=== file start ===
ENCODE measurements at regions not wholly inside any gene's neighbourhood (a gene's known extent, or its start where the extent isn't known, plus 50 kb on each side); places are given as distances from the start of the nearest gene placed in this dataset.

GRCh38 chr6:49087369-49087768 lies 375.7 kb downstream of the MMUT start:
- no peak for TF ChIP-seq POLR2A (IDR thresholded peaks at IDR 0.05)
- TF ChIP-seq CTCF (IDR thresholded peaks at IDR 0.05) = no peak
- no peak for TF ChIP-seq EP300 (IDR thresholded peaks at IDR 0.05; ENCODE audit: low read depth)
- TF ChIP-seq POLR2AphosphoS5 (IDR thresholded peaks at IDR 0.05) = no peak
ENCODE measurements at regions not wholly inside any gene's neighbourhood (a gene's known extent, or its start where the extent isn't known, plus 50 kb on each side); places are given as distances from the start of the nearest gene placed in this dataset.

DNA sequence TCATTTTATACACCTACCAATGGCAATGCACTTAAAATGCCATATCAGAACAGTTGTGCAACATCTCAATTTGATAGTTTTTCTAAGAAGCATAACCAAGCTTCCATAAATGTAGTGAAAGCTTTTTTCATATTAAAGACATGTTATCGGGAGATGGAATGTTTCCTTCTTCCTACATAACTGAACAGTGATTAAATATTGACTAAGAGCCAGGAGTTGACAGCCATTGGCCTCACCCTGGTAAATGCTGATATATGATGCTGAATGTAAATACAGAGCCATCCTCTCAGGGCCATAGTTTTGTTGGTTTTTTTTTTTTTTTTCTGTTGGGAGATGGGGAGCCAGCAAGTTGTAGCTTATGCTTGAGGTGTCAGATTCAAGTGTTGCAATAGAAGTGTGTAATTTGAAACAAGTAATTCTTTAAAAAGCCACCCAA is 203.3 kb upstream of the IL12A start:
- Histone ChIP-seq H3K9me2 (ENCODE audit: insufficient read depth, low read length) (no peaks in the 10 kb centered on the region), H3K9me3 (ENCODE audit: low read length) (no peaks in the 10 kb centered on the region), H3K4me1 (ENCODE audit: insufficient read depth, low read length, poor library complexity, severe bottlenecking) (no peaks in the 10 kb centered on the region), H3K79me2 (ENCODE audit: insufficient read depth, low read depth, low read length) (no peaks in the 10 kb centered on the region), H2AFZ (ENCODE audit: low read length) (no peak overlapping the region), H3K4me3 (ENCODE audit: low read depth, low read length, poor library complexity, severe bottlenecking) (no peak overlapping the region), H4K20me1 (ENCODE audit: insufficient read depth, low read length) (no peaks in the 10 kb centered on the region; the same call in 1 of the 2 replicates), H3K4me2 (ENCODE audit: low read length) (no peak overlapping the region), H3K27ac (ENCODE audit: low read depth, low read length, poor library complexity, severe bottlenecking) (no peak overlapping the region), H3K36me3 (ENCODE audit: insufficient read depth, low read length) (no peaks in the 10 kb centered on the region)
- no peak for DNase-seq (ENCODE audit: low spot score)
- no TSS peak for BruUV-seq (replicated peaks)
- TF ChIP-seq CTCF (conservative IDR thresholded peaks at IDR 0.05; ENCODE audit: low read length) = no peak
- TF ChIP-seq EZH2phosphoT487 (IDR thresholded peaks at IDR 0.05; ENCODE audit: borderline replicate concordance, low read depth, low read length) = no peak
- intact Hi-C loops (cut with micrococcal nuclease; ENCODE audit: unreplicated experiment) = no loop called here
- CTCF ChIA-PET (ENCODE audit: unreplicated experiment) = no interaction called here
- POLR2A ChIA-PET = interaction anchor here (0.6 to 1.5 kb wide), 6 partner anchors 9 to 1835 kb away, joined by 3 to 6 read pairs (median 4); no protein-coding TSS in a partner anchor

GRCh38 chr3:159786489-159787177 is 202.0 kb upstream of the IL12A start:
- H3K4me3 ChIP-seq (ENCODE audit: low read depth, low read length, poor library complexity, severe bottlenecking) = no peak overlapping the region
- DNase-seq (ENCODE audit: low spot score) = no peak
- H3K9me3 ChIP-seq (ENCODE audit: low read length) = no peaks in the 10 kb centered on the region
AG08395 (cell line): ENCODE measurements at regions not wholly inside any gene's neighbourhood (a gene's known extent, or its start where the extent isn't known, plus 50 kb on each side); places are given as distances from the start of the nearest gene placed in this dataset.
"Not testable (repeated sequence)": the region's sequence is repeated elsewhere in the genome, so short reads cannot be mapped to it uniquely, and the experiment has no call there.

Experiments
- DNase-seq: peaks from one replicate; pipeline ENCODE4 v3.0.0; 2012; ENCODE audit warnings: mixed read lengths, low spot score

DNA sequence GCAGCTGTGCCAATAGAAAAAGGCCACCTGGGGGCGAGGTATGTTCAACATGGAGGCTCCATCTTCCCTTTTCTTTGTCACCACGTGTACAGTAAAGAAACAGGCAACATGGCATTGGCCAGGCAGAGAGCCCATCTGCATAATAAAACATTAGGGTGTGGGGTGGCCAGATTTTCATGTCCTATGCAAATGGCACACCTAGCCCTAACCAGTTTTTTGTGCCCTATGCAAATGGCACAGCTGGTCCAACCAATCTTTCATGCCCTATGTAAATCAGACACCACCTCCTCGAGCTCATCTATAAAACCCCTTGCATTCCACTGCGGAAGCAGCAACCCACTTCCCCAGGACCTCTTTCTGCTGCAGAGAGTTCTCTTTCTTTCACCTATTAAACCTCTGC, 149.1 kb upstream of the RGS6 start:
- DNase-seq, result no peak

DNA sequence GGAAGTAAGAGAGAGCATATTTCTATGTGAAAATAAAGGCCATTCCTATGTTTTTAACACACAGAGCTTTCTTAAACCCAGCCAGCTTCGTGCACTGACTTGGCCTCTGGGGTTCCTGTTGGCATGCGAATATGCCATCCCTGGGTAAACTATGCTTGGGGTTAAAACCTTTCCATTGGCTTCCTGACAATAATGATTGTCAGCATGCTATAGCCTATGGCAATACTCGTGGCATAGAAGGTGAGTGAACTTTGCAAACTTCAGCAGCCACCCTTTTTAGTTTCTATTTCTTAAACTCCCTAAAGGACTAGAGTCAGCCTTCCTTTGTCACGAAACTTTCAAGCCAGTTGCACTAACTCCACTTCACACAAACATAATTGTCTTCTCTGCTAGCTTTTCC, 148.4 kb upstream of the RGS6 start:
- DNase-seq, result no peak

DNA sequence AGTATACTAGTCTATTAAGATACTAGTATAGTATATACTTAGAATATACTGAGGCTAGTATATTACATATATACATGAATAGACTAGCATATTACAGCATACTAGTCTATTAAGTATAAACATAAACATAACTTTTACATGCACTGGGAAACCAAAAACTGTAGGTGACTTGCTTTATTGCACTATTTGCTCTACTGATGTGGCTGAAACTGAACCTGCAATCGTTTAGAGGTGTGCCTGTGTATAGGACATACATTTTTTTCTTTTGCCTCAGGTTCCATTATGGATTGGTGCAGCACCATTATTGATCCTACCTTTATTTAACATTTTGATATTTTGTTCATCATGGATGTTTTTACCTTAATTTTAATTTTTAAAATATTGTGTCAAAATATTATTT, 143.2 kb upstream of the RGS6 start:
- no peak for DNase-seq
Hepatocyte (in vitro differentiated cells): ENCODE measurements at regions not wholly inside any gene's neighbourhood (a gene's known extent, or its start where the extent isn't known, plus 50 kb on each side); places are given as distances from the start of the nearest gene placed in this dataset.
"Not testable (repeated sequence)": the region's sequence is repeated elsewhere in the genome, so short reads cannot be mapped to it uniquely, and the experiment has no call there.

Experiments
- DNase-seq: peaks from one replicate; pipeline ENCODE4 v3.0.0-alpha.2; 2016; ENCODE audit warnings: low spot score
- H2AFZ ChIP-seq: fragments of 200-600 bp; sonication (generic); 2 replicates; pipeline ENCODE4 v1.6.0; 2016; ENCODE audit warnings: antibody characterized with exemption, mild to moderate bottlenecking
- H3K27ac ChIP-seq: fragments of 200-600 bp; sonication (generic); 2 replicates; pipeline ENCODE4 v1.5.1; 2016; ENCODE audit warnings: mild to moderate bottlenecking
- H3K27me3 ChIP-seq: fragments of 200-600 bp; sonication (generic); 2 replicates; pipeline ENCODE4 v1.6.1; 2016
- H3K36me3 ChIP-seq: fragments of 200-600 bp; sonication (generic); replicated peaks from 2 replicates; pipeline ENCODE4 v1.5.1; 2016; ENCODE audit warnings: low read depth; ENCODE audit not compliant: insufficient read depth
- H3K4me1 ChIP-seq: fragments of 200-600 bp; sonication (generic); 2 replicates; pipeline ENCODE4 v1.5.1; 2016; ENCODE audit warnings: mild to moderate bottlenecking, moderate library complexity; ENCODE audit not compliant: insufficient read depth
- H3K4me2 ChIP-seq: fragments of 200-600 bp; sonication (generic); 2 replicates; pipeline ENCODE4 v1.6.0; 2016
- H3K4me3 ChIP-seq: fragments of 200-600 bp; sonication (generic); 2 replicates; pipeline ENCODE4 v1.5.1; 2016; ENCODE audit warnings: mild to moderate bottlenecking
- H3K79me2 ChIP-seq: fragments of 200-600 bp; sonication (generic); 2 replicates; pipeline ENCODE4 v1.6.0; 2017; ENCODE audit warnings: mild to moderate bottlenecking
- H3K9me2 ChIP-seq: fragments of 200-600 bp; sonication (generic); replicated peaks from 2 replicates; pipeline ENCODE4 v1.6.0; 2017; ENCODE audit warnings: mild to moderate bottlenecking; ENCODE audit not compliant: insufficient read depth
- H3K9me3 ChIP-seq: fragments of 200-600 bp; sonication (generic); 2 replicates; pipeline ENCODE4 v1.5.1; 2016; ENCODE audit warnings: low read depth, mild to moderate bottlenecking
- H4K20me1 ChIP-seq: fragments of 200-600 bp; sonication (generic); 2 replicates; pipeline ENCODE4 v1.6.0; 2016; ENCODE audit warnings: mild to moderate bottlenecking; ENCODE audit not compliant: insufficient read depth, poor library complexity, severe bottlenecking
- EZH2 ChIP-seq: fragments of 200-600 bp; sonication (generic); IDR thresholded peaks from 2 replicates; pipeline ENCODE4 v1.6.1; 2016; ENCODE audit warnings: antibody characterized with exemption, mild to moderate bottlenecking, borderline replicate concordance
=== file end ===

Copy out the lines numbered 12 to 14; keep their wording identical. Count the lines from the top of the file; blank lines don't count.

- TF ChIP-seq CTCF (conservative IDR thresholded peaks at IDR 0.05; ENCODE audit: low read length) = no peak
- TF ChIP-seq EZH2phosphoT487 (IDR thresholded peaks at IDR 0.05; ENCODE audit: borderline replicate concordance, low read depth, low read length) = no peak
- intact Hi-C loops (cut with micrococcal nuclease; ENCODE audit: unreplicated experiment) = no loop called here